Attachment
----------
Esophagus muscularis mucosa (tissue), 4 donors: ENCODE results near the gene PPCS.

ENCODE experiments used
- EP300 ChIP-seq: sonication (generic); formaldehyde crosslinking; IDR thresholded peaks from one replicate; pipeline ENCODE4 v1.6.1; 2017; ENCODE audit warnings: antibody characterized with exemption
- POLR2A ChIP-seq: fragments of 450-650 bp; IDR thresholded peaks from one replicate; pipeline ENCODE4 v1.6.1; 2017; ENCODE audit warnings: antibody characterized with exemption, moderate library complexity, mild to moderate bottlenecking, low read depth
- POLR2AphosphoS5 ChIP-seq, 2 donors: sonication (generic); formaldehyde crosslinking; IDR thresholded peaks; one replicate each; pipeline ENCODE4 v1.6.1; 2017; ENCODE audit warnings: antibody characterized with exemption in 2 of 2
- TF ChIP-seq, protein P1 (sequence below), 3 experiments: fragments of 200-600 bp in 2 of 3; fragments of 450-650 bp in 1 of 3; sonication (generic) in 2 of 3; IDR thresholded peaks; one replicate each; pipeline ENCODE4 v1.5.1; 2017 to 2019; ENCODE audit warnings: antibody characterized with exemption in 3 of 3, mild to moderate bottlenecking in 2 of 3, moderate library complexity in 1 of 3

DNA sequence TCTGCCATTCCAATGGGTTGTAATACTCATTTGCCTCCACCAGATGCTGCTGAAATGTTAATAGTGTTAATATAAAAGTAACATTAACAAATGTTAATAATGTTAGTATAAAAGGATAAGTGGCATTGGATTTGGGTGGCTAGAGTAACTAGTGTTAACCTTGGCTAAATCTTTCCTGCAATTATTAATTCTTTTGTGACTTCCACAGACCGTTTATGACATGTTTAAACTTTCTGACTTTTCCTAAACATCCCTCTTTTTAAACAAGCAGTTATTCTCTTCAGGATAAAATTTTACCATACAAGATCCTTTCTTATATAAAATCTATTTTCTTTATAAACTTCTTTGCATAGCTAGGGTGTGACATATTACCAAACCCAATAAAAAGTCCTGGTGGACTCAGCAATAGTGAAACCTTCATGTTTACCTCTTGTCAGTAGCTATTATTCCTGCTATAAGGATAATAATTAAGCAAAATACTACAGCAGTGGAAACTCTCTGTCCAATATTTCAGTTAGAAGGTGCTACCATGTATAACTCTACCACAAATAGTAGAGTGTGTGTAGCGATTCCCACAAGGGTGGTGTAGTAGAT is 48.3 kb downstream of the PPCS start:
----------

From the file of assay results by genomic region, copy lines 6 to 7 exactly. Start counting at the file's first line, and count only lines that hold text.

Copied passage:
- TF ChIP-seq, protein P1 (sequence below), 3 experiments: fragments of 200-600 bp in 2 of 3; fragments of 450-650 bp in 1 of 3; sonication (generic) in 2 of 3; IDR thresholded peaks; one replicate each; pipeline ENCODE4 v1.5.1; 2017 to 2019; ENCODE audit warnings: antibody characterized with exemption in 3 of 3, mild to moderate bottlenecking in 2 of 3, moderate library complexity in 1 of 3

DNA sequence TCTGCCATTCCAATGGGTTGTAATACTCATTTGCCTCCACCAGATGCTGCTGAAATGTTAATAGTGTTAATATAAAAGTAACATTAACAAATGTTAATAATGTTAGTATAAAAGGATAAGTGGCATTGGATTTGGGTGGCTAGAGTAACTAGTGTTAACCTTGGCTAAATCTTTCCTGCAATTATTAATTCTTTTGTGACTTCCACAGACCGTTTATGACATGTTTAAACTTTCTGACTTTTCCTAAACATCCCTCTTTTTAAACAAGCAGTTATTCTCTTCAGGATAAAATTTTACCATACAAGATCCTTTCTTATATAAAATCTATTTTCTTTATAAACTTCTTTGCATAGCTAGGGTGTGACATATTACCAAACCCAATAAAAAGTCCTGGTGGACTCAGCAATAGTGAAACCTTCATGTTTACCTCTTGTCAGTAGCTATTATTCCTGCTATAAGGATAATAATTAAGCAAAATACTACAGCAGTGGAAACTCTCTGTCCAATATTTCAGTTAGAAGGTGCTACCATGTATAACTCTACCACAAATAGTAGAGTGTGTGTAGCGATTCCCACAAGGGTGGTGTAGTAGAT is 48.3 kb downstream of the PPCS start: